Unity on climate change has never been more urgent

Learning from the devastation in the Philippines

The rising death toll from Typhoon Bopha which hit Mindanao in the Southern Philippines this week highlights the vulnerability of communities around the world to the impact of climate change and serves as a timely reminder to government representatives currently at the UN Climate Change Conference in Doha of the need for urgent collective action.

I witnessed myself the devastation that such violent storms can cause during my visit with UNICEF UK to Mindanao just a year ago in the aftermath of Typhoon Washi which killed thousands of people. Seeing the devastated area and talking with the government, NGOs and survivors in the refugee shelters it was clear that despite the tragedy reconstruction was already underway. During my visit I was told that typhoons and tropical storms were less common in the south of the country but climate change means that more areas are becoming increasingly vulnerable. I can’t help but think about the people I met who had lost everything and were trying to rebuild their lives. As a result of climate change those same people may now be facing situations such as this with increasing regularity.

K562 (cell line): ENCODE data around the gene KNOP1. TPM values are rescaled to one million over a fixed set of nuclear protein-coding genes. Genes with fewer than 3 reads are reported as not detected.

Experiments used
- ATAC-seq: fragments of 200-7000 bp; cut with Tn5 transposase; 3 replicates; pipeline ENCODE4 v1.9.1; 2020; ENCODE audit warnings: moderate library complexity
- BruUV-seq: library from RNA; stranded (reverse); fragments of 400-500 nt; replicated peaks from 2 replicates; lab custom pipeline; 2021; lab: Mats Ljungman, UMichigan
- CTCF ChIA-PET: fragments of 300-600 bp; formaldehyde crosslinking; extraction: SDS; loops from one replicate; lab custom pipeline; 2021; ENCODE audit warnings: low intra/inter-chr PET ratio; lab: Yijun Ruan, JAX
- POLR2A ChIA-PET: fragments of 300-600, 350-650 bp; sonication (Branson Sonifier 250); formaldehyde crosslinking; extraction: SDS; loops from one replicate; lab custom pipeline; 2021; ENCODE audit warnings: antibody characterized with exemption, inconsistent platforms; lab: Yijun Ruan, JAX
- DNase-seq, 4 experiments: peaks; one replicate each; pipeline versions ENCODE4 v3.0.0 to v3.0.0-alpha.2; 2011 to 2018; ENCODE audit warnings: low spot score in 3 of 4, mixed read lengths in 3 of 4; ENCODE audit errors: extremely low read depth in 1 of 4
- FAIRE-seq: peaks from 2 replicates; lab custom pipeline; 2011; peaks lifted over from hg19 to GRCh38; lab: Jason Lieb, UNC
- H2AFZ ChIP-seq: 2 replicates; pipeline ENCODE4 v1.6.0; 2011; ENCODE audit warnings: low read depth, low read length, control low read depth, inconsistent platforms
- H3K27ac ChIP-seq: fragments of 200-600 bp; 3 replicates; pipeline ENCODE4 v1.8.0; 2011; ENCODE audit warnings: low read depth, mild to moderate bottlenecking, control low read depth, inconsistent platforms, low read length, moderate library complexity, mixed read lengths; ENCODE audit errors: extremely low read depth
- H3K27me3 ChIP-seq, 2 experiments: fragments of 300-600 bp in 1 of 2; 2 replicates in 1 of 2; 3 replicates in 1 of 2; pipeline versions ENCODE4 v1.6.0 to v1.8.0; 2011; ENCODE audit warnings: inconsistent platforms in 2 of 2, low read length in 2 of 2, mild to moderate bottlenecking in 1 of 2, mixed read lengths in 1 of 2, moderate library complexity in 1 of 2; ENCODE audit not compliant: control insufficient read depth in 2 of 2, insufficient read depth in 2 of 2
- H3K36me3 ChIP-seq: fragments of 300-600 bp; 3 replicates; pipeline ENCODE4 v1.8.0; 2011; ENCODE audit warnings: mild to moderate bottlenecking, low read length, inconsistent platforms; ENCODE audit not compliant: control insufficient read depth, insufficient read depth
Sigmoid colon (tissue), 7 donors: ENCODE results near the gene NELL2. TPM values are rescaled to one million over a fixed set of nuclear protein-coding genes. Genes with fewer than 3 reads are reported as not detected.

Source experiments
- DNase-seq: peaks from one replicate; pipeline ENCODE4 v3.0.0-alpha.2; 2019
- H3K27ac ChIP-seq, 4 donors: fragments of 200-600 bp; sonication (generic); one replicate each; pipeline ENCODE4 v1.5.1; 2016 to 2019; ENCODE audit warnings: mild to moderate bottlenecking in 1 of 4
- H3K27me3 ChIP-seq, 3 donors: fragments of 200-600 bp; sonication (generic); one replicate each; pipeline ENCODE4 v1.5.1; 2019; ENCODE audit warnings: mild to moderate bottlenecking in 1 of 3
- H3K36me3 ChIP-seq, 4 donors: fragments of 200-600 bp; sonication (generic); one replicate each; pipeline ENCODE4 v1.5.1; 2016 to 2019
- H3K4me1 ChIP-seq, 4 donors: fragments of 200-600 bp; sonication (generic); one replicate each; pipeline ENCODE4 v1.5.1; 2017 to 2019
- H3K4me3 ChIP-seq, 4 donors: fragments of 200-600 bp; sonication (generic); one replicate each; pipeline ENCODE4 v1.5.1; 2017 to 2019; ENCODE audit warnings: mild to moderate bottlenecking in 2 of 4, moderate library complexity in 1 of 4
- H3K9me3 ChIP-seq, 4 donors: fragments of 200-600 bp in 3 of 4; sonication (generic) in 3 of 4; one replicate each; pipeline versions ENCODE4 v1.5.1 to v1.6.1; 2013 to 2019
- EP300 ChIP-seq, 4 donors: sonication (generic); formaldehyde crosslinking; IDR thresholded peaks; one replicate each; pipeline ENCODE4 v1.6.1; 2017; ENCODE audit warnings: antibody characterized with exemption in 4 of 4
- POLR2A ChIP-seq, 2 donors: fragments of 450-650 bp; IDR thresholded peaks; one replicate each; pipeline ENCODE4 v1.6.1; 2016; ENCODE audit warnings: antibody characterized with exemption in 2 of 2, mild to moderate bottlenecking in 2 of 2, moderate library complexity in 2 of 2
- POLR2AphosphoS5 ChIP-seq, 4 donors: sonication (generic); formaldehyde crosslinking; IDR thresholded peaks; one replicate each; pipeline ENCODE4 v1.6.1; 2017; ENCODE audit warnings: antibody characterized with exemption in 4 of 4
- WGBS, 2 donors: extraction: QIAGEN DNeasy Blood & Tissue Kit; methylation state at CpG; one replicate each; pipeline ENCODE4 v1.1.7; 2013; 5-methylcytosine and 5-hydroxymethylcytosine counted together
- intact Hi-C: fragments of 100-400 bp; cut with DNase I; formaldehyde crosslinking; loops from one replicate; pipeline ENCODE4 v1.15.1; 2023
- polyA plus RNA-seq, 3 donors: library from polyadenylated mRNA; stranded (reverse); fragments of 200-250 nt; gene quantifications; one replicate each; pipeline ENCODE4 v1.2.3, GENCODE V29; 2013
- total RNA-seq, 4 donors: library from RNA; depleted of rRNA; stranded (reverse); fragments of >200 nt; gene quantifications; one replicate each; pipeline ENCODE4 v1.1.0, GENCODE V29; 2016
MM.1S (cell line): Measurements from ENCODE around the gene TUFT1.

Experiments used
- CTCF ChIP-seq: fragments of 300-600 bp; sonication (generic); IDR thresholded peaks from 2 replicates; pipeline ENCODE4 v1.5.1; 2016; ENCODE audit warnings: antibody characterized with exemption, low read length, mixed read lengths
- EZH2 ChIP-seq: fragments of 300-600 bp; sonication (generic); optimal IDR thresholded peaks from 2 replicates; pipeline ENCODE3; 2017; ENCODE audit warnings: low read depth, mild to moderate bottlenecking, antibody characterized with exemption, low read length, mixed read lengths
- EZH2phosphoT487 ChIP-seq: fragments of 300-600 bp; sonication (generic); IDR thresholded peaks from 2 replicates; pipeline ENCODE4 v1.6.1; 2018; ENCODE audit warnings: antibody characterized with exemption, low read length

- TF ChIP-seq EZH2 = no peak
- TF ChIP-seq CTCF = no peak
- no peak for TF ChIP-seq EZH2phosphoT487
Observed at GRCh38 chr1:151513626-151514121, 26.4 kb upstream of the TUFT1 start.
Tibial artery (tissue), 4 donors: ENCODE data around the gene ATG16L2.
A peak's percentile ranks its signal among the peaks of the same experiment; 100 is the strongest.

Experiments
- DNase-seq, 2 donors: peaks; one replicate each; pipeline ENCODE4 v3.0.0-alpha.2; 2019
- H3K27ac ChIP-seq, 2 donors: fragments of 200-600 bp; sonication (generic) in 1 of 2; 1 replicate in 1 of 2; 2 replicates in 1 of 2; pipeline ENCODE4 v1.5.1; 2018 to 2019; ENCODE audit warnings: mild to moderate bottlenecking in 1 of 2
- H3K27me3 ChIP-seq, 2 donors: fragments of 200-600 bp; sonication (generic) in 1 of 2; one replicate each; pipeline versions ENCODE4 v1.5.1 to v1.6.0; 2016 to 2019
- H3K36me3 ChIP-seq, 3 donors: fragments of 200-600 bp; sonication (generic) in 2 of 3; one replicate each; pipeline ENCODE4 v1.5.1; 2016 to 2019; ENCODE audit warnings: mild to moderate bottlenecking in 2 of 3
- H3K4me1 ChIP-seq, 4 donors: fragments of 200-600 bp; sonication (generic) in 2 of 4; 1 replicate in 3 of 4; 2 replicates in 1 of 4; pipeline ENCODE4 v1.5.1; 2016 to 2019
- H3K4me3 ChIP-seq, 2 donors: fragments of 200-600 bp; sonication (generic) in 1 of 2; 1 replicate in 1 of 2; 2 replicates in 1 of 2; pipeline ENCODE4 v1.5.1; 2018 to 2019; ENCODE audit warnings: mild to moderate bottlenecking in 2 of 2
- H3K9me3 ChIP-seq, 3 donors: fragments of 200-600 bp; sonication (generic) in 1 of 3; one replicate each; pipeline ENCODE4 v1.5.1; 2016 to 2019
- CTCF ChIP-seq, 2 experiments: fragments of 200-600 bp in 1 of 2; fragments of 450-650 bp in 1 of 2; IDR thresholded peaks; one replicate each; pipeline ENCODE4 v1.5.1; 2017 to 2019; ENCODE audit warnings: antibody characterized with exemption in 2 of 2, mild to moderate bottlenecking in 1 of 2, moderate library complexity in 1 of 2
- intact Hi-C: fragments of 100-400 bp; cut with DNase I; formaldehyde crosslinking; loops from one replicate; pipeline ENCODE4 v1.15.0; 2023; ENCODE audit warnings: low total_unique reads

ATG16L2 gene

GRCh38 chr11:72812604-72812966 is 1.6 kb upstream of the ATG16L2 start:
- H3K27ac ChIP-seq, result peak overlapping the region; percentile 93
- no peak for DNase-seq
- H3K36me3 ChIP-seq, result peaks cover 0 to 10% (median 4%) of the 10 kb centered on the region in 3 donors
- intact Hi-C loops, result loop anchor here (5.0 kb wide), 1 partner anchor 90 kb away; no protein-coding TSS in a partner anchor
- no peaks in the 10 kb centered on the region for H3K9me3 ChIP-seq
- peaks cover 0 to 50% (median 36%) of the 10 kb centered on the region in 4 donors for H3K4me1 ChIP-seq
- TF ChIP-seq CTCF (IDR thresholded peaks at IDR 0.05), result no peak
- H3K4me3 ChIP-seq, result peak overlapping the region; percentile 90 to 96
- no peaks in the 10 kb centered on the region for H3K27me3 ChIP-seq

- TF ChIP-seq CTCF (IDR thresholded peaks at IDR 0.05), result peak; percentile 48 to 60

It is the most vulnerable in society who are likely to be the ones who will be the most affected by these events. UNICEF estimates that there are approximately 756 million children living in the ten countries most vulnerable to climate change and at least half of all people who die in disasters are children. They experience unimaginable fear and confusion as they attempt to deal with the loss of the most stable aspects of their lives, whether that is family members, their home, regular meals or schooling.

The Philippines is listed as the sixth country in the world most vulnerable to climate change and the response to Typhoon Bopha has been a good example of how preparatory measures can save lives. The people in affected areas had been warned by phone messages, the media and the government. It is vital to ensure the most vulnerable, including children, are adequately prepared and the new global institution for finance, the Green Climate Fund, should be constructed in a way that ensures it helps to deliver protection for children in the most vulnerable countries.

As international leaders meet this week at the 18th Conference of the Parties of the United Nations Framework Convention on Climate Change (COP18) ambitious action is needed to ensure global emissions are reduced. We cannot afford not to recognise the impact of climate change on the lives and wellbeing of those in developed and developing nations alike. Governments must also ensure that they mobilise new and additional funds for 2013 and beyond to meet the global goal of $100bn a year by 2020. It is essential that the resources are available for the adaptation measures needed to ensure that children in all nations do not grow up in a world of further climate extremes. I hope that COP18 will put the needs of children at the heart of initiatives to limit the damage of climate change.